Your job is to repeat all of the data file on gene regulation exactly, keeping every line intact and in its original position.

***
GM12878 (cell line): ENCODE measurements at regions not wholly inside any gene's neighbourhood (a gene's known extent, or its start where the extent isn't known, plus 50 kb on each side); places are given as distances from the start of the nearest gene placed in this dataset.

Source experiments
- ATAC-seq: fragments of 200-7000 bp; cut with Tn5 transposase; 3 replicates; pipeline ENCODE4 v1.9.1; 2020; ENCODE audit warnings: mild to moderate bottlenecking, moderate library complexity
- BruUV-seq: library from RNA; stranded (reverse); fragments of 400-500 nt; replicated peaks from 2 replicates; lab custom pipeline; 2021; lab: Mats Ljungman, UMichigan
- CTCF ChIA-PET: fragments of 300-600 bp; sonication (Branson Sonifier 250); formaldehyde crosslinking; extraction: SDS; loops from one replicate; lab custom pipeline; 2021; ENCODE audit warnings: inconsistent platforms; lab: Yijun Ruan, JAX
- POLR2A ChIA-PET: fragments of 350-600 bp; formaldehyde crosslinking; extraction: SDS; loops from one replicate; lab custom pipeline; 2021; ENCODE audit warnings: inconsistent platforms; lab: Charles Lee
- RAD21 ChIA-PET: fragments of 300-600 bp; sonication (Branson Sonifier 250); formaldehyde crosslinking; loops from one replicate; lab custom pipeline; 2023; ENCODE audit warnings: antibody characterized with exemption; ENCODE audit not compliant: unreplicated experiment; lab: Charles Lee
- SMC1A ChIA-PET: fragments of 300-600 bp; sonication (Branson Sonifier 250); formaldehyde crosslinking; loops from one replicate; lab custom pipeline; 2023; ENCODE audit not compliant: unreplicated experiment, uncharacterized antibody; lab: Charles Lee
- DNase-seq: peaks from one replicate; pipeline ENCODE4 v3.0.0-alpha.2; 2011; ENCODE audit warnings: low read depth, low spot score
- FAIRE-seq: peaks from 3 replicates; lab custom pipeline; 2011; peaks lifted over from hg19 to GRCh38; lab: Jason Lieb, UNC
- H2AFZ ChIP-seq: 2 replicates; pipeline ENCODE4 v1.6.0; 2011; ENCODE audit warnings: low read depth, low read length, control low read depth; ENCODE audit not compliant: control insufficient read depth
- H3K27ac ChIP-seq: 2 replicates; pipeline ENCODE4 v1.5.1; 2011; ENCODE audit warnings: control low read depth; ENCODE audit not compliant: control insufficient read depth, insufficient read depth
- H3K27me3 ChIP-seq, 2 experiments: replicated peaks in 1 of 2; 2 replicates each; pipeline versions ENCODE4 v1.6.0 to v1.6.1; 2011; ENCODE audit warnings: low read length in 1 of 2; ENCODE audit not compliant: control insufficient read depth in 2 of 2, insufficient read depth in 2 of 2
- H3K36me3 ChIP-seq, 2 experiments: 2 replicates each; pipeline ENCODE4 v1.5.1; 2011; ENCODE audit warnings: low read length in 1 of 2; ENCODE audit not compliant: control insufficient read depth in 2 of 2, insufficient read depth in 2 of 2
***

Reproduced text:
GM12878 (cell line): ENCODE measurements at regions not wholly inside any gene's neighbourhood (a gene's known extent, or its start where the extent isn't known, plus 50 kb on each side); places are given as distances from the start of the nearest gene placed in this dataset.

Source experiments
- ATAC-seq: fragments of 200-7000 bp; cut with Tn5 transposase; 3 replicates; pipeline ENCODE4 v1.9.1; 2020; ENCODE audit warnings: mild to moderate bottlenecking, moderate library complexity
- BruUV-seq: library from RNA; stranded (reverse); fragments of 400-500 nt; replicated peaks from 2 replicates; lab custom pipeline; 2021; lab: Mats Ljungman, UMichigan
- CTCF ChIA-PET: fragments of 300-600 bp; sonication (Branson Sonifier 250); formaldehyde crosslinking; extraction: SDS; loops from one replicate; lab custom pipeline; 2021; ENCODE audit warnings: inconsistent platforms; lab: Yijun Ruan, JAX
- POLR2A ChIA-PET: fragments of 350-600 bp; formaldehyde crosslinking; extraction: SDS; loops from one replicate; lab custom pipeline; 2021; ENCODE audit warnings: inconsistent platforms; lab: Charles Lee
- RAD21 ChIA-PET: fragments of 300-600 bp; sonication (Branson Sonifier 250); formaldehyde crosslinking; loops from one replicate; lab custom pipeline; 2023; ENCODE audit warnings: antibody characterized with exemption; ENCODE audit not compliant: unreplicated experiment; lab: Charles Lee
- SMC1A ChIA-PET: fragments of 300-600 bp; sonication (Branson Sonifier 250); formaldehyde crosslinking; loops from one replicate; lab custom pipeline; 2023; ENCODE audit not compliant: unreplicated experiment, uncharacterized antibody; lab: Charles Lee
- DNase-seq: peaks from one replicate; pipeline ENCODE4 v3.0.0-alpha.2; 2011; ENCODE audit warnings: low read depth, low spot score
- FAIRE-seq: peaks from 3 replicates; lab custom pipeline; 2011; peaks lifted over from hg19 to GRCh38; lab: Jason Lieb, UNC
- H2AFZ ChIP-seq: 2 replicates; pipeline ENCODE4 v1.6.0; 2011; ENCODE audit warnings: low read depth, low read length, control low read depth; ENCODE audit not compliant: control insufficient read depth
- H3K27ac ChIP-seq: 2 replicates; pipeline ENCODE4 v1.5.1; 2011; ENCODE audit warnings: control low read depth; ENCODE audit not compliant: control insufficient read depth, insufficient read depth
- H3K27me3 ChIP-seq, 2 experiments: replicated peaks in 1 of 2; 2 replicates each; pipeline versions ENCODE4 v1.6.0 to v1.6.1; 2011; ENCODE audit warnings: low read length in 1 of 2; ENCODE audit not compliant: control insufficient read depth in 2 of 2, insufficient read depth in 2 of 2
- H3K36me3 ChIP-seq, 2 experiments: 2 replicates each; pipeline ENCODE4 v1.5.1; 2011; ENCODE audit warnings: low read length in 1 of 2; ENCODE audit not compliant: control insufficient read depth in 2 of 2, insufficient read depth in 2 of 2